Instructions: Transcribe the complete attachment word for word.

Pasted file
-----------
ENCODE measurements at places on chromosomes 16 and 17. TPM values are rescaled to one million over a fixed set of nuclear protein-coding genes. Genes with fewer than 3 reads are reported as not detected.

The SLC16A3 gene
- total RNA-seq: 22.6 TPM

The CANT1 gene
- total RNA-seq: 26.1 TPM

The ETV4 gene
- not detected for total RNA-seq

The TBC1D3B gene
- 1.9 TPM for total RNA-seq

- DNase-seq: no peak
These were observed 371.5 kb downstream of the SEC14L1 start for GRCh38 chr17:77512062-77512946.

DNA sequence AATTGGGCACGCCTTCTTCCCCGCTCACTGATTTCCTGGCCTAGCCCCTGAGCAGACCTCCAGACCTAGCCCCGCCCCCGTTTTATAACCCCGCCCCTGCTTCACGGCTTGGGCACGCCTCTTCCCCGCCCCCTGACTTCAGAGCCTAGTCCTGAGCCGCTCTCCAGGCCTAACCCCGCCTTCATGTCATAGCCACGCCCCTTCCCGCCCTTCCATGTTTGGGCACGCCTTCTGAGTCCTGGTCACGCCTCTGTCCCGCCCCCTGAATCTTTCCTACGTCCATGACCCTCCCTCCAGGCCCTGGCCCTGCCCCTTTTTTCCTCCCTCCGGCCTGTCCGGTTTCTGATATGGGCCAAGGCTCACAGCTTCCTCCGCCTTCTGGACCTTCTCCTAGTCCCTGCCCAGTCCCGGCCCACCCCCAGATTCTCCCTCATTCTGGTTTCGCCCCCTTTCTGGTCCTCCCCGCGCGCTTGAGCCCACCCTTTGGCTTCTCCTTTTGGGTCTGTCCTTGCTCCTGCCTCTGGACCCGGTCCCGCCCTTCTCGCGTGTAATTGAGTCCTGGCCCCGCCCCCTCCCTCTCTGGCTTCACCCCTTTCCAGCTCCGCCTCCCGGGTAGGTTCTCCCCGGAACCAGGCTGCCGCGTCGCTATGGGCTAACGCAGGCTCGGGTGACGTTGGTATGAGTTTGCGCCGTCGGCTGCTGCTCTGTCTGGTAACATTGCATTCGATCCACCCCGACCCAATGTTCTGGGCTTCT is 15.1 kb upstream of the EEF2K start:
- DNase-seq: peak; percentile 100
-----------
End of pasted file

ENCODE measurements at places on chromosomes 16 and 17. TPM values are rescaled to one million over a fixed set of nuclear protein-coding genes. Genes with fewer than 3 reads are reported as not detected.

The SLC16A3 gene
- total RNA-seq: 22.6 TPM

The CANT1 gene
- total RNA-seq: 26.1 TPM

The ETV4 gene
- not detected for total RNA-seq

The TBC1D3B gene
- 1.9 TPM for total RNA-seq

- DNase-seq: no peak
These were observed 371.5 kb downstream of the SEC14L1 start for GRCh38 chr17:77512062-77512946.

DNA sequence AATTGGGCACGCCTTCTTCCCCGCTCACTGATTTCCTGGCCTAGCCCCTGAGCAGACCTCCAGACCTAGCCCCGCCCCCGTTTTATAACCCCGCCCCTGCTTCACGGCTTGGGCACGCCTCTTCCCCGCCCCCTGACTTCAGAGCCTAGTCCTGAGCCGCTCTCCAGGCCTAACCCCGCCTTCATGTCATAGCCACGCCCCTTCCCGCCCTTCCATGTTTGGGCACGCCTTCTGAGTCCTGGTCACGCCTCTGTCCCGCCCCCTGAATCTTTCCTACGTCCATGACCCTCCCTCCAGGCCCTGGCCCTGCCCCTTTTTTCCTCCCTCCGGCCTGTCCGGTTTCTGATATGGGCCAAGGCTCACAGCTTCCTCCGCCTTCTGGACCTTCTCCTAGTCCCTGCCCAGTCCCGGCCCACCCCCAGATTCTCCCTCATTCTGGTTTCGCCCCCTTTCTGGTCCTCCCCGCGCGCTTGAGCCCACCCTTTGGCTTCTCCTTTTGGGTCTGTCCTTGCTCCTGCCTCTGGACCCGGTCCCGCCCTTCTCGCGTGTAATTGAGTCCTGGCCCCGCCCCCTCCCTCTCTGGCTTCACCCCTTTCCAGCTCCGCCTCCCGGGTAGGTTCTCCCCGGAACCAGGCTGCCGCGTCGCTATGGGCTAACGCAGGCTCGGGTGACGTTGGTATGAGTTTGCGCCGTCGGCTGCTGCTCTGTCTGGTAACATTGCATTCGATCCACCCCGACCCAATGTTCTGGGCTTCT is 15.1 kb upstream of the EEF2K start:
- DNase-seq: peak; percentile 100